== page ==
European Neutrality in Historical Perspective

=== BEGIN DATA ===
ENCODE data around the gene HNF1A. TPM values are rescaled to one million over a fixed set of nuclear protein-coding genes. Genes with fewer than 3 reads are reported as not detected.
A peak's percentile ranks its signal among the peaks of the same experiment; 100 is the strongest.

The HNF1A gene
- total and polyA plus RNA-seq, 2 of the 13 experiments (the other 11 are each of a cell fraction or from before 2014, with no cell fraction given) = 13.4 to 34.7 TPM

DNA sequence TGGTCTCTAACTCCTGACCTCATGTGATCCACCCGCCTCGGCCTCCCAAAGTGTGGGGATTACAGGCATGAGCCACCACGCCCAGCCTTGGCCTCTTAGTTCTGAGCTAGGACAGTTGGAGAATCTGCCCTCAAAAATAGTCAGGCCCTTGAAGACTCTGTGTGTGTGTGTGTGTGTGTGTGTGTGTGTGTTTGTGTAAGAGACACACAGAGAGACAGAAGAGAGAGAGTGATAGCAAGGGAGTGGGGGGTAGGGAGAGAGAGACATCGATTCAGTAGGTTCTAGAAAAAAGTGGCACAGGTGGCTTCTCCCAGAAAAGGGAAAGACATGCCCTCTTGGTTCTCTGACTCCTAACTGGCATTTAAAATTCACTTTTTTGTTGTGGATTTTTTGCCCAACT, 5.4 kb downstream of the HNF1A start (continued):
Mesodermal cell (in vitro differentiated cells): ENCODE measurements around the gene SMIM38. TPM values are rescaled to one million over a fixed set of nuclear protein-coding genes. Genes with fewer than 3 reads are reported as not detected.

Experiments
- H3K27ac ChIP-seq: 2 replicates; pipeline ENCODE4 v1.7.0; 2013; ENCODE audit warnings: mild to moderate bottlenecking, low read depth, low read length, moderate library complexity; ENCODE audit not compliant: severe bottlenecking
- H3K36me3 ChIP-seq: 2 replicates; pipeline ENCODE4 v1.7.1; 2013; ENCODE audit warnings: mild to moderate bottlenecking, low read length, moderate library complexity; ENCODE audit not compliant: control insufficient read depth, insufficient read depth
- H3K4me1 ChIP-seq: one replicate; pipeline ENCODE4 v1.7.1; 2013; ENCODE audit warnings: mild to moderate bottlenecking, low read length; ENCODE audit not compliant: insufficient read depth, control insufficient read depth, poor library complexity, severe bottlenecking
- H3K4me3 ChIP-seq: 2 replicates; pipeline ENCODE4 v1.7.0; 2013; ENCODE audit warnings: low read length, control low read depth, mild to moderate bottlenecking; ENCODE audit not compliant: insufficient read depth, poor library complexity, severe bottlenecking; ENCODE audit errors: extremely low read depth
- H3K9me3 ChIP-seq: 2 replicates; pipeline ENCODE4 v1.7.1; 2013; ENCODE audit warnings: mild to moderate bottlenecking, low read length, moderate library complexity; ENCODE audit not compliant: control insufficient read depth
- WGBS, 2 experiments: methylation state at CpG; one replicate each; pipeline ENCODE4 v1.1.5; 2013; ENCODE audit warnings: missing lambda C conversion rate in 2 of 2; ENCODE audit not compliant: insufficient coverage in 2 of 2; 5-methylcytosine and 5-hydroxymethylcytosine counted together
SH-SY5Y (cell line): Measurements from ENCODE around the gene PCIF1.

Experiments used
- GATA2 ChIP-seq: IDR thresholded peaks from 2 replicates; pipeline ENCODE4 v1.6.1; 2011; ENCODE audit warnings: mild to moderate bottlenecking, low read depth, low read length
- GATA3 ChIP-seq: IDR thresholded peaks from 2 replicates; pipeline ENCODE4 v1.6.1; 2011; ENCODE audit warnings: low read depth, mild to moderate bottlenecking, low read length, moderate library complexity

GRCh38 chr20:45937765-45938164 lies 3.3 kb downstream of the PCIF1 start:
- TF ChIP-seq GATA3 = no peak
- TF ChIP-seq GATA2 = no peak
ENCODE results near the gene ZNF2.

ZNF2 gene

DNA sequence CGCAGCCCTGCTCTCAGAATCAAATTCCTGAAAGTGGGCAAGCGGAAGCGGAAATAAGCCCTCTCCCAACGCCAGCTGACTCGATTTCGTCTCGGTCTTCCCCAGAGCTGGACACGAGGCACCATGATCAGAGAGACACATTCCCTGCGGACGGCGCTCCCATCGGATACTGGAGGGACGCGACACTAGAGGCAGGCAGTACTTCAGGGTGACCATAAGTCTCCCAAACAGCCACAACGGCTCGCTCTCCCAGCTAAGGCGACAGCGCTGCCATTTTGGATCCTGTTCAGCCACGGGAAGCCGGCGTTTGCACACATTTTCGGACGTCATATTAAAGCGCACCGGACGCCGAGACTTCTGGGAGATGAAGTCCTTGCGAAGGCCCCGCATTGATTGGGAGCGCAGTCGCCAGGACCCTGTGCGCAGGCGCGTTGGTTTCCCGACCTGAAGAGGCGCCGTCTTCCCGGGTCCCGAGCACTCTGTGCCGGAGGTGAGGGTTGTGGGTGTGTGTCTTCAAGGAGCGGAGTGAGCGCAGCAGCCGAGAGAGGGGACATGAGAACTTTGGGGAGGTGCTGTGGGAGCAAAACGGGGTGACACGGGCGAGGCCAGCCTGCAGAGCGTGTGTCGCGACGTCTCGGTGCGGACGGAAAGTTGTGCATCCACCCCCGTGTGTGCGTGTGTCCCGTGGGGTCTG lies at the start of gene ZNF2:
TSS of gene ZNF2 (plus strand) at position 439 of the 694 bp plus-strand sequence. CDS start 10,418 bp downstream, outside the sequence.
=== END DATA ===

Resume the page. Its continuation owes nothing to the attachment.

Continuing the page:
This chapter places the neutrality policies of the established European neutral states—Austria, Finland, Ireland, Sweden and Switzerland—in historical context. It explores the origins of neutrality in the idea of non-belligerency in war and the history of neutrality in modern European international politics, highlighting the way in which quite a wide variety of states were or sought to be neutral at various points in the nineteenth century or the first half of the twentieth century. The chapter then shows how the Cold War division of Europe resulted in Austria, Finland, Ireland, Sweden and Switzerland (along with Yugoslavia) emerging as a distinctive neutral group of states between the two blocs. The chapter also reviews how the European neutral states’ foreign and security policies have adapted since the end of the Cold War. It finishes with some conclusions about neutrality in general and the neutrality of the established European neutral states in particular.
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